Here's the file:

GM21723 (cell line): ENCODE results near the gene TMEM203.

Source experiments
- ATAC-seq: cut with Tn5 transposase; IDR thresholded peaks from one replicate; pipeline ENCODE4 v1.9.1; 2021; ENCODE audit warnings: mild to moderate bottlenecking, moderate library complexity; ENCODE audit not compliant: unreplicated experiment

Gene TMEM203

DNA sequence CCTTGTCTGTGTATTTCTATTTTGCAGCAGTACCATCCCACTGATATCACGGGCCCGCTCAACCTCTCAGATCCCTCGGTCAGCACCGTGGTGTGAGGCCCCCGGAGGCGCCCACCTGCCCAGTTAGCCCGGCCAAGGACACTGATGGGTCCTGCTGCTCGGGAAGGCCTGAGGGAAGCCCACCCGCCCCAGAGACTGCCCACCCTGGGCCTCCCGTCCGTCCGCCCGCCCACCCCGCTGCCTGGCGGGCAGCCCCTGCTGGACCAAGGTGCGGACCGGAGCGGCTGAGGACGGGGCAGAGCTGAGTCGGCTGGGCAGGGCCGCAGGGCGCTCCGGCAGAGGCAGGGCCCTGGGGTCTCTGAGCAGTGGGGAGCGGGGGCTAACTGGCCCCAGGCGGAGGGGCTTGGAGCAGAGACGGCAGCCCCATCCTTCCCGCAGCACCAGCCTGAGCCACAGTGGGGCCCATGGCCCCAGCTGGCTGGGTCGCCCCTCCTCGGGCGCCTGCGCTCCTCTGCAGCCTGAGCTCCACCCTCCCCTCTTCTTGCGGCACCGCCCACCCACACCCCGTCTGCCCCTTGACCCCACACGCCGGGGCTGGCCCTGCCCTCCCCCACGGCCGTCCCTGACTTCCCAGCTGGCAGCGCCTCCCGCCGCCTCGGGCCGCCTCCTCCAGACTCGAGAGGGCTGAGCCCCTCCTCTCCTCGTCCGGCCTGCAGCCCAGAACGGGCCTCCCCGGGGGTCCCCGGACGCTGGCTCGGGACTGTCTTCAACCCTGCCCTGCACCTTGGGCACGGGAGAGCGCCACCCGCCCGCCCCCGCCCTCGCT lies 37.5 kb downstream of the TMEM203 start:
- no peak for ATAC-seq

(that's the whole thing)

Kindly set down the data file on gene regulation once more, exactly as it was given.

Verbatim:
GM21723 (cell line): ENCODE results near the gene TMEM203.

Source experiments
- ATAC-seq: cut with Tn5 transposase; IDR thresholded peaks from one replicate; pipeline ENCODE4 v1.9.1; 2021; ENCODE audit warnings: mild to moderate bottlenecking, moderate library complexity; ENCODE audit not compliant: unreplicated experiment

Gene TMEM203

DNA sequence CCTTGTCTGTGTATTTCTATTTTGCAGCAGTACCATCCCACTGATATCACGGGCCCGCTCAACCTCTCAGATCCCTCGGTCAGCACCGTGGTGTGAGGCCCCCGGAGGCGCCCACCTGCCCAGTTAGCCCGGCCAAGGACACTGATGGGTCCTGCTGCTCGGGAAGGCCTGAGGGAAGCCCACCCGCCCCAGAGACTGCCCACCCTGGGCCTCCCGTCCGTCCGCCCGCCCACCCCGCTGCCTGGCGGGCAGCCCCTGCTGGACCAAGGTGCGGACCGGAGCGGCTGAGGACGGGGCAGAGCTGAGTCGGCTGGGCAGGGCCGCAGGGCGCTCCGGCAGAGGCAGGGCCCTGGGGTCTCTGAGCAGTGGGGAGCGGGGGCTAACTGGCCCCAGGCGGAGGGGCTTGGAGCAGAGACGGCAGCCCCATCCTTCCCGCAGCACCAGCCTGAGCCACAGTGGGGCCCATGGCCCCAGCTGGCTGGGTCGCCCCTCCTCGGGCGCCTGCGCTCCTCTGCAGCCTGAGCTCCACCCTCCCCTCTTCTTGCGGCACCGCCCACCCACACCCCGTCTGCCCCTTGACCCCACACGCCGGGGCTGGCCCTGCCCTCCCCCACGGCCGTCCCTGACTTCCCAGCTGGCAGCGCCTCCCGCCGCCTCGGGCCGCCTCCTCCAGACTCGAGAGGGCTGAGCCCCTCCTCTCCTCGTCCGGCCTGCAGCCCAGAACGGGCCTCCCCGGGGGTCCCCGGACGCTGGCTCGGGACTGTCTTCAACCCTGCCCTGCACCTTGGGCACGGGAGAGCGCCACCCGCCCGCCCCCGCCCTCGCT lies 37.5 kb downstream of the TMEM203 start:
- no peak for ATAC-seq